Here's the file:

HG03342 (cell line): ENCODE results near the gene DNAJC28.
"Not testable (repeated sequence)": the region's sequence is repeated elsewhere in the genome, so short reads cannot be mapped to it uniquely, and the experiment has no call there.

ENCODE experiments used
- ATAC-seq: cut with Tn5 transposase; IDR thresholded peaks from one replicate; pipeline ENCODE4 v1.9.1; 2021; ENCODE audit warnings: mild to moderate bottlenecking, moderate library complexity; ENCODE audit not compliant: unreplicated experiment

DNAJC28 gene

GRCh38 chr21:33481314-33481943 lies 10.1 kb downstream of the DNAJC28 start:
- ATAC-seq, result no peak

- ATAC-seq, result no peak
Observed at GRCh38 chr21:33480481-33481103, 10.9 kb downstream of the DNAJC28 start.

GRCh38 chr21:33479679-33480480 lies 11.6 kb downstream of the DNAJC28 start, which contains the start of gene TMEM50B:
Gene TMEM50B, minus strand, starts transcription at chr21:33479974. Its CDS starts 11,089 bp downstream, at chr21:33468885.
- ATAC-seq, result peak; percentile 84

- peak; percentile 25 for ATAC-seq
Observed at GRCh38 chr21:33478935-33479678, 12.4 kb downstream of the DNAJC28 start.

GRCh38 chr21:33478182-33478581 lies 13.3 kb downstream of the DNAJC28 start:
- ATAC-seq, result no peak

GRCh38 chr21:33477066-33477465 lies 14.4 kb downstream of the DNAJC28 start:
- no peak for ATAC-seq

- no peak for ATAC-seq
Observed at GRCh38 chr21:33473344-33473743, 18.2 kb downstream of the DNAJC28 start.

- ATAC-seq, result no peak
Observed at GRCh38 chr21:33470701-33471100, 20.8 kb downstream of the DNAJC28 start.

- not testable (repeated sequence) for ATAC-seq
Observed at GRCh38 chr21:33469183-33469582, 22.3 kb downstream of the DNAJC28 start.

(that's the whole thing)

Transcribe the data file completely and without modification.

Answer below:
HG03342 (cell line): ENCODE results near the gene DNAJC28.
"Not testable (repeated sequence)": the region's sequence is repeated elsewhere in the genome, so short reads cannot be mapped to it uniquely, and the experiment has no call there.

ENCODE experiments used
- ATAC-seq: cut with Tn5 transposase; IDR thresholded peaks from one replicate; pipeline ENCODE4 v1.9.1; 2021; ENCODE audit warnings: mild to moderate bottlenecking, moderate library complexity; ENCODE audit not compliant: unreplicated experiment

DNAJC28 gene

GRCh38 chr21:33481314-33481943 lies 10.1 kb downstream of the DNAJC28 start:
- ATAC-seq, result no peak

- ATAC-seq, result no peak
Observed at GRCh38 chr21:33480481-33481103, 10.9 kb downstream of the DNAJC28 start.

GRCh38 chr21:33479679-33480480 lies 11.6 kb downstream of the DNAJC28 start, which contains the start of gene TMEM50B:
Gene TMEM50B, minus strand, starts transcription at chr21:33479974. Its CDS starts 11,089 bp downstream, at chr21:33468885.
- ATAC-seq, result peak; percentile 84

- peak; percentile 25 for ATAC-seq
Observed at GRCh38 chr21:33478935-33479678, 12.4 kb downstream of the DNAJC28 start.

GRCh38 chr21:33478182-33478581 lies 13.3 kb downstream of the DNAJC28 start:
- ATAC-seq, result no peak

GRCh38 chr21:33477066-33477465 lies 14.4 kb downstream of the DNAJC28 start:
- no peak for ATAC-seq

- no peak for ATAC-seq
Observed at GRCh38 chr21:33473344-33473743, 18.2 kb downstream of the DNAJC28 start.

- ATAC-seq, result no peak
Observed at GRCh38 chr21:33470701-33471100, 20.8 kb downstream of the DNAJC28 start.

- not testable (repeated sequence) for ATAC-seq
Observed at GRCh38 chr21:33469183-33469582, 22.3 kb downstream of the DNAJC28 start.